Garling (1968) exhibited an example of a basis which is subsymmetric but not symmetric. His basis was a modification of the canonical basis of the Lorentz sequence space $d(w,p)$ with $w=(n^{-1/2})_{n=1}^\infty$ and $p=1$. In a Lorentz sequence space, the norm of a vector is taken by considering the supremum over all permutations of an $\ell_p$ basis, with weights applied in a certain way. If instead you consider the supremum over all subsequences of an $\ell_p$ basis (with weights similarly applied), you get a Garling-like basis.

It is known that $d(w,p)$ admits a unique symmetric basis. Using similar arguments, we can show that Garling's space (and indeed a wider class of spaces based on Garling's construction) admits a unique subsymmetric basis. Consequently, we have examples of spaces which admit a subsymmetric basis but not a symmetric one. This proves the third nonimplication in ($**$), and brings me to my first question.

Question 1. Was the third nonimplication in ($**$) already known? In other words, was there already known an example of a Banach space which admits a subsymmetric basis but not a symmetric one?

I am hoping the answer is no, as it feels good to contribute something new to the math community : )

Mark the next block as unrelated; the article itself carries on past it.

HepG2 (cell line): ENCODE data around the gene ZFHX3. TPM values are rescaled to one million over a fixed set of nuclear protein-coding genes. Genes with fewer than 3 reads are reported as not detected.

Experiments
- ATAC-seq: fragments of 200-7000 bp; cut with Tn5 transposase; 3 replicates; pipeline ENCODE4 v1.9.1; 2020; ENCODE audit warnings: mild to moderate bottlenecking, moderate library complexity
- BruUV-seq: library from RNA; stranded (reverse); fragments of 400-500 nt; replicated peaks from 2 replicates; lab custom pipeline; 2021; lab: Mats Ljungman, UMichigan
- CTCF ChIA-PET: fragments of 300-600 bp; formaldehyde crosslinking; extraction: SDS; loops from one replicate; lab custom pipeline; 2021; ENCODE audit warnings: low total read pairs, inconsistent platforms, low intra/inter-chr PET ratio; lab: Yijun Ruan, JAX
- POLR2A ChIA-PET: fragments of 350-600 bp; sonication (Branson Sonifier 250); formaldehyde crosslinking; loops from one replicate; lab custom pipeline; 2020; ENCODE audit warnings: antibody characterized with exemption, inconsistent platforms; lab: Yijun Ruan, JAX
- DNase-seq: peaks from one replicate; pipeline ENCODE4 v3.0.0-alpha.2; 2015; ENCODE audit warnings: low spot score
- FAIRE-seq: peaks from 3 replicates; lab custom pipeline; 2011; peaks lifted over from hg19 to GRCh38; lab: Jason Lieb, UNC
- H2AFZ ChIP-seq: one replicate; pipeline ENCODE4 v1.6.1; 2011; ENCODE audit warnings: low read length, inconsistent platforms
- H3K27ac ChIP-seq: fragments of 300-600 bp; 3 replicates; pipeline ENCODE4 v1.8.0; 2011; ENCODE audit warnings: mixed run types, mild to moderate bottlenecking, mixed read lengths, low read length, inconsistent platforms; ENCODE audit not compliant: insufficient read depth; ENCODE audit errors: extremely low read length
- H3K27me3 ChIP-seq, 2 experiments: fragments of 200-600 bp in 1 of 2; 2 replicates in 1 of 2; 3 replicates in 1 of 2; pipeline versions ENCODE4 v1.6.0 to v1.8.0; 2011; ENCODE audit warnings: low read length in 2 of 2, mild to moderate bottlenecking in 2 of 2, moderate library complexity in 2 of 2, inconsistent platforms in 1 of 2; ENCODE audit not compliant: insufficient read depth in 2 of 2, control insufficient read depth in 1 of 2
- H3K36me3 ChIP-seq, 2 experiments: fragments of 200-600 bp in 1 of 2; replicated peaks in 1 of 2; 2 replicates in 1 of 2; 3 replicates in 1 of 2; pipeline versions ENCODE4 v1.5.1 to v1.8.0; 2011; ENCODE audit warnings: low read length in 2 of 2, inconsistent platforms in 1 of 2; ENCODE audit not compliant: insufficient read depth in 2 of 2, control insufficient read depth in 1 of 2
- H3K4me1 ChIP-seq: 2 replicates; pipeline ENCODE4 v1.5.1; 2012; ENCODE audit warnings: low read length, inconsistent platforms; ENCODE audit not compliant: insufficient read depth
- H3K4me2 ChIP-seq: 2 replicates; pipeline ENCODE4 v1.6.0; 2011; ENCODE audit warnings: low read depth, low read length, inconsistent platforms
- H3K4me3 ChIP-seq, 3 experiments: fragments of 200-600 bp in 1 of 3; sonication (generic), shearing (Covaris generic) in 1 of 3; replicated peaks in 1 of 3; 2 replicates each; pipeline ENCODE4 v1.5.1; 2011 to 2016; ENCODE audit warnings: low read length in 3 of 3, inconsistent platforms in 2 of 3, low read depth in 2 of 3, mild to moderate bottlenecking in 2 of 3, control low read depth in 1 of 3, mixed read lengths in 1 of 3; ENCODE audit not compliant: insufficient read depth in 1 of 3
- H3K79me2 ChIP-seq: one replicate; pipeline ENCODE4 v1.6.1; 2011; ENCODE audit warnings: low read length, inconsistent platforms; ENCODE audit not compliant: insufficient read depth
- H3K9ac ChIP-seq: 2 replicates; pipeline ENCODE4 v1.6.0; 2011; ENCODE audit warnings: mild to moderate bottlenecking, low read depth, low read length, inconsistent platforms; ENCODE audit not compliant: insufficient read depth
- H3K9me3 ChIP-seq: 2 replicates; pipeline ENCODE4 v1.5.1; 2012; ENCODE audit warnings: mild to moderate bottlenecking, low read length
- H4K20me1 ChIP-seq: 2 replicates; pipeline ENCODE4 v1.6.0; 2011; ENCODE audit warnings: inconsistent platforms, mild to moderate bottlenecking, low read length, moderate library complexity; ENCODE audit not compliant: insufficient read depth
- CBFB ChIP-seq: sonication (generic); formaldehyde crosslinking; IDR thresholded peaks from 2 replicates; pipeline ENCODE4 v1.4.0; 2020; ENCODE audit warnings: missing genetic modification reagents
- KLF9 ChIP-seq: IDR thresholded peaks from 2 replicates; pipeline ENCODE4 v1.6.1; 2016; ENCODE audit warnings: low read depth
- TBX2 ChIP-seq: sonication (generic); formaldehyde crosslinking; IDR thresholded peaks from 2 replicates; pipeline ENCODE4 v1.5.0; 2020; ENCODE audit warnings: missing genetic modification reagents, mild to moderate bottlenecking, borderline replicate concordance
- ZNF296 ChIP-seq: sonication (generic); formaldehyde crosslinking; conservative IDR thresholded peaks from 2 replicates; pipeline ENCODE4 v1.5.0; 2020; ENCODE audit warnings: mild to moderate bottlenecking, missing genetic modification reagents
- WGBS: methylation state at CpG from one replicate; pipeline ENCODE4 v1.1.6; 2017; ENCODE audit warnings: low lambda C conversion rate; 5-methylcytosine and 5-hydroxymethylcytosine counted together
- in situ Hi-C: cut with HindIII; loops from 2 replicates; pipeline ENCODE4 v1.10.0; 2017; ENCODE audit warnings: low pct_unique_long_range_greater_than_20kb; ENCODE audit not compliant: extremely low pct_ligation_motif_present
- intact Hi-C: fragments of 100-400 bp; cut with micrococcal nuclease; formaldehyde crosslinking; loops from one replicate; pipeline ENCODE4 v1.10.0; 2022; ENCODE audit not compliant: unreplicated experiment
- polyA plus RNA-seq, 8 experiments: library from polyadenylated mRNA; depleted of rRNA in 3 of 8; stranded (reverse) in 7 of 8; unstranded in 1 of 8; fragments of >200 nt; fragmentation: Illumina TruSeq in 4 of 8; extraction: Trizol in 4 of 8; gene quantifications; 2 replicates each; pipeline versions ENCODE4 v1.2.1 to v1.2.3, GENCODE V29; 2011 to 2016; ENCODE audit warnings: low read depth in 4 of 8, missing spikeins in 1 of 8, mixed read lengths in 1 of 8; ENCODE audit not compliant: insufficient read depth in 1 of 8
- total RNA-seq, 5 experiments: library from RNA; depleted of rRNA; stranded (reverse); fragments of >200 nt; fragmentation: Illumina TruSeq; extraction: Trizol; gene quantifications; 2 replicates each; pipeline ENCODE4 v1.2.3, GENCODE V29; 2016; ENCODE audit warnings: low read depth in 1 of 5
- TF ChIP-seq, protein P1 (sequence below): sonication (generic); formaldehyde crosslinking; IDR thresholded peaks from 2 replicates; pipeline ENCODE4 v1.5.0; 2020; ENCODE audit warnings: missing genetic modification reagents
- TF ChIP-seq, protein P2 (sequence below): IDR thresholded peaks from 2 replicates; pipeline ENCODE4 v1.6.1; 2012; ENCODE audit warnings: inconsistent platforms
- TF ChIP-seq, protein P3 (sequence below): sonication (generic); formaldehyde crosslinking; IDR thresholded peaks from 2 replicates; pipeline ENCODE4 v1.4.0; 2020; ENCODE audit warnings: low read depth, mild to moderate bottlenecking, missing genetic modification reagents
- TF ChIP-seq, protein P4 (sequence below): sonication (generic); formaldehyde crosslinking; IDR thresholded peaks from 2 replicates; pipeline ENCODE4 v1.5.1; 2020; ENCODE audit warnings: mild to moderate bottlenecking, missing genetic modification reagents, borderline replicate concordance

The next natural question is to expand ($**$) to include other types of bases. For example, we have the following: \begin{equation}\text{unconditional basis }\nRightarrow\text{ greedy basis }\nRightarrow\text{ subsymmetric basis}\end{equation} Accordingly, we can show \begin{equation}\tag{$***$}\begin{array}{c}\text{admits an}\\\text{unconditional basis}\end{array}\nRightarrow\begin{array}{c}\text{admits a}\\\text{greedy basis}\end{array}\nRightarrow\begin{array}{c}\text{admits a}\\\text{subsymmetric basis}\end{array}\end{equation} Dilworth/Kalton/Kutzarova (2003) proved that $c_0$ is the unique $\mathcal{L}_\infty$-space admitting a quasigreedy basis, and hence the unique $\mathcal{L}_\infty$-space admitting a greedy basis. So, if we consider any $\mathcal{L}_\infty$ space with an unconditional basis but which is not isomorphic to $c_0$ then we prove the first nonimplication in ($***$). The Haar basis for $L_p[0,1]$, $p\in(1,2)\cup(2,\infty)$, is greedy, which proves the second nonimplication in ($***$).